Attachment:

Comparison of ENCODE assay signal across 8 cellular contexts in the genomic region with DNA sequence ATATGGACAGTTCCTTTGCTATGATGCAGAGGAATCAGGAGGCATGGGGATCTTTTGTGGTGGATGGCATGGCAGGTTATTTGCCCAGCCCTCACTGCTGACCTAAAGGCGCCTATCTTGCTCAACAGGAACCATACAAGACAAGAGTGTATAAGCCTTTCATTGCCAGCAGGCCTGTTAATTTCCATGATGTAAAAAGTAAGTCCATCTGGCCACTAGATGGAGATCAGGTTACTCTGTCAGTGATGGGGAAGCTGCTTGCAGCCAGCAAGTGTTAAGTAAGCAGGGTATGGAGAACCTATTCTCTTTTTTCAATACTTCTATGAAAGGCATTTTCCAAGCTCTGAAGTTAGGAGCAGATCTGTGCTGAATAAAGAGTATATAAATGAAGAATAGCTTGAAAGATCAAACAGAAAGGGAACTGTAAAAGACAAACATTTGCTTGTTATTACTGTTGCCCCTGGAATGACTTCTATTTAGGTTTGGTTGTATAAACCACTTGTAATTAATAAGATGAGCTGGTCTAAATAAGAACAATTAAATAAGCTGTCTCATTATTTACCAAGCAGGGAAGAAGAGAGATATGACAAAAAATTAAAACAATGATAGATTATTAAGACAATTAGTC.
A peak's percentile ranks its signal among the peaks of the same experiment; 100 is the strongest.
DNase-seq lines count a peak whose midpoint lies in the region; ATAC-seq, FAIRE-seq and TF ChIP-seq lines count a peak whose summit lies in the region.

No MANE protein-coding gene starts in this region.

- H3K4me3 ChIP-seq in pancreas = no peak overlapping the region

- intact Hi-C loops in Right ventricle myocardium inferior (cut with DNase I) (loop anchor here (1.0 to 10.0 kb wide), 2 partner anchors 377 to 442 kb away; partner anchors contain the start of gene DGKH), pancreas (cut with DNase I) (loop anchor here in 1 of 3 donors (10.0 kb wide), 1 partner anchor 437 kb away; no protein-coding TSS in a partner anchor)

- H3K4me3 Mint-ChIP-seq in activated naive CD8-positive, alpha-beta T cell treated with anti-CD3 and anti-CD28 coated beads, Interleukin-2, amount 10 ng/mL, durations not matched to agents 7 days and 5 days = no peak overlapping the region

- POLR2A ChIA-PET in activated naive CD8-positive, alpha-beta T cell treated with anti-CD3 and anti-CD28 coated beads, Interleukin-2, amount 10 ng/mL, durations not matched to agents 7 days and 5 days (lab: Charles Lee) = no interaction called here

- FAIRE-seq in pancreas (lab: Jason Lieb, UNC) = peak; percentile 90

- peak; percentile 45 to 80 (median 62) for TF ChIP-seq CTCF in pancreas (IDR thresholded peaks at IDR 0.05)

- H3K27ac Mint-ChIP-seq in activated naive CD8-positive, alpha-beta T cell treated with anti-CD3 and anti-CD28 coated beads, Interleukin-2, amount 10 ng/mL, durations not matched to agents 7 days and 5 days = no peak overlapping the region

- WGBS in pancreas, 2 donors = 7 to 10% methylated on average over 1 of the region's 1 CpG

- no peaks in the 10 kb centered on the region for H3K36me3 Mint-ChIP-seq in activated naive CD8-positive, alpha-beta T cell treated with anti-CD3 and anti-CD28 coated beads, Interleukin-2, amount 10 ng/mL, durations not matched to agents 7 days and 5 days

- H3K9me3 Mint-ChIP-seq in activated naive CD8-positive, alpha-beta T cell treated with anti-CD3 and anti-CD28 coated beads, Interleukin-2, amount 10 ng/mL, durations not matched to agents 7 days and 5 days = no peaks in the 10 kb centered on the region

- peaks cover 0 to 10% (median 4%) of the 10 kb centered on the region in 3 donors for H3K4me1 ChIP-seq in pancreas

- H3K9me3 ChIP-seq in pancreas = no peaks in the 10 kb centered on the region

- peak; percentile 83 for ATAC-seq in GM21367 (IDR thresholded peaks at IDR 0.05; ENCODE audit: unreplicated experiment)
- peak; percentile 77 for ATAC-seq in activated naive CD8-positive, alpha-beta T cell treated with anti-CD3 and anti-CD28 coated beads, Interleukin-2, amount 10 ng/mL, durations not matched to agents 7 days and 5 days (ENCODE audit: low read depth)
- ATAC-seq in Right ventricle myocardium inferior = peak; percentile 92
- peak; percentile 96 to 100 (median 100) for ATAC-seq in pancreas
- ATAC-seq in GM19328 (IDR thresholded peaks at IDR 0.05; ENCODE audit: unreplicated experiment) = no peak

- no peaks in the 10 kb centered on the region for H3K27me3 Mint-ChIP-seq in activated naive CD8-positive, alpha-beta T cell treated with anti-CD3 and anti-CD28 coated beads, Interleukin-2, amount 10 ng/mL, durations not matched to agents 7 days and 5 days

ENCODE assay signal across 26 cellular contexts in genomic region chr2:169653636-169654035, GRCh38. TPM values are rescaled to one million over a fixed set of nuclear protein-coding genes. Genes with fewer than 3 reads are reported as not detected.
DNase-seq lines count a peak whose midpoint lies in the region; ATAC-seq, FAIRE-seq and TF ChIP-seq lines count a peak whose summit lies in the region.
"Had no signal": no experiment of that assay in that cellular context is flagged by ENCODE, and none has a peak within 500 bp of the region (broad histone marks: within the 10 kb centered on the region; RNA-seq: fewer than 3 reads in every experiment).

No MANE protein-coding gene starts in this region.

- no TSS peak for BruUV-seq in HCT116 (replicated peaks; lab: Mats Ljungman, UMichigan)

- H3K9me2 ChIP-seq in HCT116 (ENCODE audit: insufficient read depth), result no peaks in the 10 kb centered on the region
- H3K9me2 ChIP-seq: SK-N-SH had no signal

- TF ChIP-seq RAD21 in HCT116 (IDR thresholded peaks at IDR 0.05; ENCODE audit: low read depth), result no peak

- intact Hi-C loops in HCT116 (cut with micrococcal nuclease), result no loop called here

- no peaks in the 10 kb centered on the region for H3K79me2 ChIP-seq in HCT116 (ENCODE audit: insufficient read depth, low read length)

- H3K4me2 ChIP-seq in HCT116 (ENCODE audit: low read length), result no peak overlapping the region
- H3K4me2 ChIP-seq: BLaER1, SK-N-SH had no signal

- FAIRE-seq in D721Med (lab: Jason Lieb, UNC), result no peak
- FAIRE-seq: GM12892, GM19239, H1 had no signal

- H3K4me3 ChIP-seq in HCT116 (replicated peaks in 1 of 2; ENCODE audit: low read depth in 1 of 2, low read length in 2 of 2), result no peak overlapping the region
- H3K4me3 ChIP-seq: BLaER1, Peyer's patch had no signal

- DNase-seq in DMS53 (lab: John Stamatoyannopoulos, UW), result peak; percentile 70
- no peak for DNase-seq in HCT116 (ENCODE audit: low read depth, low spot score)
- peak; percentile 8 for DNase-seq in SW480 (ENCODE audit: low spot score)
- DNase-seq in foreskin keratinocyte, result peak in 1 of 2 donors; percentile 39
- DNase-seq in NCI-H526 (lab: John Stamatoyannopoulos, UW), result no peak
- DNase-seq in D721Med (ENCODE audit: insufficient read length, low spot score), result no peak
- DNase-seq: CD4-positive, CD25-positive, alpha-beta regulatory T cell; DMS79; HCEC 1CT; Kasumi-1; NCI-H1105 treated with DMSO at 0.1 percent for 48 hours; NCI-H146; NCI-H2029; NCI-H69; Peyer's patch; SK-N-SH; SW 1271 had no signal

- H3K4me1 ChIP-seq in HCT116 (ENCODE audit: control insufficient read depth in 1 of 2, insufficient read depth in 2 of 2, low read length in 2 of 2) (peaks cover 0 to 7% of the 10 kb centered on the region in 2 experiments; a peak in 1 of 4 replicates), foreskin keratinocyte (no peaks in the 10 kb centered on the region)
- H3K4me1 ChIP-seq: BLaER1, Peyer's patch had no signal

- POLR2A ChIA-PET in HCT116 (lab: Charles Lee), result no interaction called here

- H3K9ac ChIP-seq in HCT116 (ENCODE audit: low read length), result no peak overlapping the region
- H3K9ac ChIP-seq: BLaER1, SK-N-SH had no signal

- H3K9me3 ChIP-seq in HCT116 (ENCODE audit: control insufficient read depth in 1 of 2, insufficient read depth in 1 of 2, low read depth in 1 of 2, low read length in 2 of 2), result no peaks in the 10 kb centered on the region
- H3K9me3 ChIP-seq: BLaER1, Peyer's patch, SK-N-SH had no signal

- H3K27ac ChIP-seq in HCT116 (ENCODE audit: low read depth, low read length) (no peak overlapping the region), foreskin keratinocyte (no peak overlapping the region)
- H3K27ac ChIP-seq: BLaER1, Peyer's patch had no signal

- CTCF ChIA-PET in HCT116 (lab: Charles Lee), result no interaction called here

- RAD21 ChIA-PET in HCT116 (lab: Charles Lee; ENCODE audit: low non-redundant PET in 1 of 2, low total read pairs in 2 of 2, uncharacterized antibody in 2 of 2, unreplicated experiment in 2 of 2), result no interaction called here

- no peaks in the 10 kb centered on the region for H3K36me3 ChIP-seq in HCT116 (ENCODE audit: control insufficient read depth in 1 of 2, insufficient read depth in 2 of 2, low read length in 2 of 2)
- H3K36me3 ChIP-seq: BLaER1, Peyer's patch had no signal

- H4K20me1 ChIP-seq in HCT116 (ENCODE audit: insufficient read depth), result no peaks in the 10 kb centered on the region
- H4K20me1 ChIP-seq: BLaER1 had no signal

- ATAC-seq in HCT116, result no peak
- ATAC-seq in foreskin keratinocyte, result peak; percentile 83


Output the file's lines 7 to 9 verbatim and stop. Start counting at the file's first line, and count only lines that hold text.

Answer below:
- H3K4me3 Mint-ChIP-seq in activated naive CD8-positive, alpha-beta T cell treated with anti-CD3 and anti-CD28 coated beads, Interleukin-2, amount 10 ng/mL, durations not matched to agents 7 days and 5 days = no peak overlapping the region

- POLR2A ChIA-PET in activated naive CD8-positive, alpha-beta T cell treated with anti-CD3 and anti-CD28 coated beads, Interleukin-2, amount 10 ng/mL, durations not matched to agents 7 days and 5 days (lab: Charles Lee) = no interaction called here

- FAIRE-seq in pancreas (lab: Jason Lieb, UNC) = peak; percentile 90